Interview with GPTT Registrar Aaron Hawkins

I’m Aaron, an ACRRM registrar and in my third year with GPTT, and the Registrar Liaison Officer for the North West and ACRRM. I’m working in psychiatry this year for my advanced specialised training (AST), and last year I was in Smithton working at the general practice and district hospital.

Why did I you choose the North West?

In 2018 I moved with my (now) wife from Brisbane to Burnie, in search of beautiful mountains to hike and an escape from the QLD summer humidity. We came to the North West not only for its beauty, but also the medical experience that rural practice could give.

Why did I choose general practice?

Throughout university and my early resident years I changed my mind about my career path about six of seven times – First I wanted to be a paediatrician, then an emergency physician, then respiratory physician, then psychiatrist. Finally I realised that general practice offered me a chance to work in all these areas, as well as flexibility with a young family and flexibility working rurally. Since starting in general practice, I’ve been able to combine all these interests as well as experience new areas of medicine I never thought I would enjoy, such as obstetrics and skin cancer.

What are you passions and career plans?

Despite all those interests, I am most passionate about mental health. This year I’m working 12mths as a psych registrar for my ACRRM AST training. I’m hoping I will be able to integrate this into my general practice in the future, working with a special focus on mental health. Hopefully this will be in a community like Smithton, where I spent 2019, hopefully filling in some of the gaps in mental health care we have in rural Australia.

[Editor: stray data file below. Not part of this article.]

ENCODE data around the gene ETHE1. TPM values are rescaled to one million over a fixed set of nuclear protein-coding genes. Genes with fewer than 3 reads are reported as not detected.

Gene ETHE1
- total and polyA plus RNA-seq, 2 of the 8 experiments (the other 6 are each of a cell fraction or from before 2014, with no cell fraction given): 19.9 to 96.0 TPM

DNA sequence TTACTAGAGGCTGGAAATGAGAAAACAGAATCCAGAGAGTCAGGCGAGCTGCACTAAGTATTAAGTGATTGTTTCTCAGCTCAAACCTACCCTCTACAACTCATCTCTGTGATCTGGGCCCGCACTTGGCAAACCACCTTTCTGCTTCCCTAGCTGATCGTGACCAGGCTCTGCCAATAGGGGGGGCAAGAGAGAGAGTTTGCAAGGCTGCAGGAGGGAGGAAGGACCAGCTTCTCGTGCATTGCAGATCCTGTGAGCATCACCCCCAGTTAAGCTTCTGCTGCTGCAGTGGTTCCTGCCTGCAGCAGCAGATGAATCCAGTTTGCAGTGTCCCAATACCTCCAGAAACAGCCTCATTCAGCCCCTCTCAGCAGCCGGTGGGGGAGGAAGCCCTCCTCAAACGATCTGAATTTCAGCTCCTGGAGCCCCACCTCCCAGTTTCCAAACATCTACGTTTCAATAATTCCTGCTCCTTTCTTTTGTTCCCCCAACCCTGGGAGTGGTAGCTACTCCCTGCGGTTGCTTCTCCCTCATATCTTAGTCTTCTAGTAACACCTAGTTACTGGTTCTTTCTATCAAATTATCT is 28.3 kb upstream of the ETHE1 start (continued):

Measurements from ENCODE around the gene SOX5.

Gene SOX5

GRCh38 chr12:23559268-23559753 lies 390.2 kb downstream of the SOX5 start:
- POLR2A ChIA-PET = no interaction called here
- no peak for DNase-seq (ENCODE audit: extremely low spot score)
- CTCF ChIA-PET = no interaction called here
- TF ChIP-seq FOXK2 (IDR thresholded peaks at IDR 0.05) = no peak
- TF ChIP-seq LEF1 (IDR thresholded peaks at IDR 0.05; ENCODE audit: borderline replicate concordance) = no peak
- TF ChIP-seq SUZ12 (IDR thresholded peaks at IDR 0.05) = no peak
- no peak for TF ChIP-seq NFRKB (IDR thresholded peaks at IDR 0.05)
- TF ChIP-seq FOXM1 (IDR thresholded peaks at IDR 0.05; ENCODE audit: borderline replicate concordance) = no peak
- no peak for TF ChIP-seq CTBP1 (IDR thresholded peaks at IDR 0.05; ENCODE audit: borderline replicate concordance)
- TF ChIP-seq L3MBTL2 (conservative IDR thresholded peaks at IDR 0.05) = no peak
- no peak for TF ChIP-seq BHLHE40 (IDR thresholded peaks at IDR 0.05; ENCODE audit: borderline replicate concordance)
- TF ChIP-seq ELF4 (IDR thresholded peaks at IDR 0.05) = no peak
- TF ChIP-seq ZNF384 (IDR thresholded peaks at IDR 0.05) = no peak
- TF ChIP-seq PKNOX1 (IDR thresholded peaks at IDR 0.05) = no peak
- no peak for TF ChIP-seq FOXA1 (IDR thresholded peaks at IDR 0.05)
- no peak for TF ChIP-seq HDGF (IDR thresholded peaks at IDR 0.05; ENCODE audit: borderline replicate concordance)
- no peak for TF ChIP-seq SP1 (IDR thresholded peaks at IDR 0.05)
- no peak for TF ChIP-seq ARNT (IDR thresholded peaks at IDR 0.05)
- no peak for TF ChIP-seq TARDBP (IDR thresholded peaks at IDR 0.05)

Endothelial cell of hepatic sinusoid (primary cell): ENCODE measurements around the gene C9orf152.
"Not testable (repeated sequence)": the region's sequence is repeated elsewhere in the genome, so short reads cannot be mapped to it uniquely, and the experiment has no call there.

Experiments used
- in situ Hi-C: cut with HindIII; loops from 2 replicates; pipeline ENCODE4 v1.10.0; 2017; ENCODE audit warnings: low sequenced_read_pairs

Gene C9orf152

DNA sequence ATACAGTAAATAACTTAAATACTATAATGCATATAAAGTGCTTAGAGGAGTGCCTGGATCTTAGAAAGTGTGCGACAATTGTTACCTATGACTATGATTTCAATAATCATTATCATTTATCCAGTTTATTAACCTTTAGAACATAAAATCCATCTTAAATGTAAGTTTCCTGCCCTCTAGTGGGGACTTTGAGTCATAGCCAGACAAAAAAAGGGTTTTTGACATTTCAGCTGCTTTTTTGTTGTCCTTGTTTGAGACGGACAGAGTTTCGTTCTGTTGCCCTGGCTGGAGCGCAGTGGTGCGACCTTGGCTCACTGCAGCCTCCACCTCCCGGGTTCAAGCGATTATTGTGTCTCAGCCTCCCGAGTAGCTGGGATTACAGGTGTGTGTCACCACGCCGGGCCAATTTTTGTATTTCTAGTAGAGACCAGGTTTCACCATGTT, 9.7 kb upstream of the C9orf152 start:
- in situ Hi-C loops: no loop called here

Smithton, in the North West is a rural general practice. My year spent in Smithton in 2019 was the most rewarding year of my medical career by far. I learnt very quickly why working in small communities is such an amazing, and at times exhausting, experience. My wife and I were welcomed to the town and practice like family. My patients were the same people we’d buy groceries from or serve us in the pub. At first it was daunting to run into my patients at Woolies, but it quickly became a highlight.

As for medical experience, working in rural practice gave me the chance to combine GP, emergency and inpatient practice. I could admit people to the hospital directly from my consulting room, continue their inpatient management myself and then discharge them back home, with continuity of care all the way through. I also got to experience the excitement (and occasionally the sheer terror) of being on call for the district hospital, an invaluable and rewarding experience I will take with me forever.

It would be great if every GPTT registrar had the chance to get some experience in a practice and community like Smithton.

This year I’m working as a psychiatry as a registrar. The position is a rotating position for GP Registrars for 12 mths, working in acute care team (CATT), community case management team and older person’s psychiatry team. It’s been a fantastic experience so far which will be invaluable for my practice when I return to primary care.

There is still time to apply for entry into the AGPT program for 2021. Final round applications for ACRRM are open now and close  Monday 31 August while RACGP intake Round Two open Monday 31 August to Monday 21 September 2020. For more information go to